Cartographic analysis of shifts in the settlement of the main peoples of the Crimea from 1926 to 2014

DOI: 10.35595/2414-9179-2023-2-29-121-136

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About the Authors

Andrei G. Manakov

Pskov State University,
2, Lenin square, Pskov, 180000, Russia,

Ludmila B. Vampilova

Russian State Hydrometeorological University, Institute of Hydrology and Oceanology, Department of Water Engineering Research,
98, Malookhtinskij ave., St. Petersburg, 195196, Russia,

Fedor N. Lisetskii

Belgorod State National Research University,
85, Pobedy str., Belgorod, 308015, Russia,

Zhanna A. Buryak

Belgorod State National Research University,
85, Pobedy str., Belgorod, 308015, Russia,


Despite the significant cartographic elaboration of the subject related to the dynamics of the ethnic composition of the Crimean population in the 20th and early 21st centuries, there is one aspect of ethnodemographic dynamics that has been studied to a lesser extent using the cartographic method. The purpose of the study is to identify shifts in the settlement of the main peoples of Crimea (Russians, Ukrainians and Crimean Tatars) during the 20th century and the beginning of the XXI century. The entire period of cartographic research is divided into two-time intervals—from 1926 to 2001 and from 2001 to 2014. Interval from 1926 to 2001 made it possible to compare the settlement of the Crimean Tatars before deportation (1944) and after the main stage of their repatriation (1990s). By 2001, there was an increased concentration of Crimean Tatars in the northern, steppe part of the peninsula, which is explained by restrictions on their residence at the first stage of their repatriation. Also, in the steppe part of Crimea, the concentration of the Ukrainian population, invited to these territories at the final stage of the Great Patriotic War, became higher. Interval from 2001 to 2014 made it possible to trace changes in the settlement of the main peoples of the Peninsula after the Crimea changed its political subjectivity. For all three main peoples of Crimea, there is a shift in settlement from the northeast to the southwest of the peninsula, which corresponds to the general migration movement of the population of the region during this period. Part of the Ukrainian population left the northern regions of Crimea for political reasons. Crimean Tatars began to actively move to the Bakhchisaray region and to the Southern Coast of the Peninsula.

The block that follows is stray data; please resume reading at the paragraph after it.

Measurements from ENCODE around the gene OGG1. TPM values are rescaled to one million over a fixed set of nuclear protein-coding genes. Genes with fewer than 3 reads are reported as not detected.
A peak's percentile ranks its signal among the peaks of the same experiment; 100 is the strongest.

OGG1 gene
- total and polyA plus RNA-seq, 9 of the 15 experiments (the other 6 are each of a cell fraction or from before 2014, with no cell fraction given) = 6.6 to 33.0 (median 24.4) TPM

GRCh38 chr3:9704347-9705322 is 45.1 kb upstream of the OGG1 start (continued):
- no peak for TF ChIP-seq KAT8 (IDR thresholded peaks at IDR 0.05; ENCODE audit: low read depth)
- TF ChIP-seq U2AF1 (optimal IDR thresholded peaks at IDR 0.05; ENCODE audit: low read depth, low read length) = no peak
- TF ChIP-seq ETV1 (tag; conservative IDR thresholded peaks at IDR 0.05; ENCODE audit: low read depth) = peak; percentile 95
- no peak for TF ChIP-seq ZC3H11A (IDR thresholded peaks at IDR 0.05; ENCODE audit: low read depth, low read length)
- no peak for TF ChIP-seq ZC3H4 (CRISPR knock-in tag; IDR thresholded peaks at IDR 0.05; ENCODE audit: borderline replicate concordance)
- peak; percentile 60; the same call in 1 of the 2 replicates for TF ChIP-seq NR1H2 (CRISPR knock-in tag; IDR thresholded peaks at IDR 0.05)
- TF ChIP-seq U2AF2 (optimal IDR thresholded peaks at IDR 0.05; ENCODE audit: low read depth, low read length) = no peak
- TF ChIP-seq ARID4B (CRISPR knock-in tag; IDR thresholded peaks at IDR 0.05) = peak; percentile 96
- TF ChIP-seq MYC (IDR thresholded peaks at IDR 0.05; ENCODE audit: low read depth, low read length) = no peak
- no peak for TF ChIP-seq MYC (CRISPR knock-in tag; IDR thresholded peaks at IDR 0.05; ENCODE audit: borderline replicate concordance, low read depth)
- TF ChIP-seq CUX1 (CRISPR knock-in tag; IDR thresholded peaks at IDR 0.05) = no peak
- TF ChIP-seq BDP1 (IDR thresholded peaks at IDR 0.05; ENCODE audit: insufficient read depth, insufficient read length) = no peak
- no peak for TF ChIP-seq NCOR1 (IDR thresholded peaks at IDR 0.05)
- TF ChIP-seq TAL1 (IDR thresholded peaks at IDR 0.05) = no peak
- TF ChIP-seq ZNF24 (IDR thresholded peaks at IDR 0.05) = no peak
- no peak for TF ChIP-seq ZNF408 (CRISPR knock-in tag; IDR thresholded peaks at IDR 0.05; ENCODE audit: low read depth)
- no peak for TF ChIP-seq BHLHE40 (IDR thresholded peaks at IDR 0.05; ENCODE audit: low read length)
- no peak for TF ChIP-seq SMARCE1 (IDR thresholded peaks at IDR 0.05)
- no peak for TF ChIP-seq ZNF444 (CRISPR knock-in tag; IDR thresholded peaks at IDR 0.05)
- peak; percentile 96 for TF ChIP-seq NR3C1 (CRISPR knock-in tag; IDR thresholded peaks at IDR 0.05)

ethnic heterogeneity, ethnic concentration index, Russians, Ukrainians, Crimean Tatars


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For citation: Manakov A.G., Vampilova L.B., Lisetskii F.N., Buryak Z.A. Cartographic analysis of shifts in the settlement of the main peoples of the Crimea from 1926 to 2014. InterCarto. InterGIS. GI support of sustainable development of territories: Proceedings of the International conference. Moscow: MSU, Faculty of Geography, 2023. V. 29. Part 2. P. 121–136. DOI: 10.35595/2414-9179-2023-2-29-121-136 (in Russian)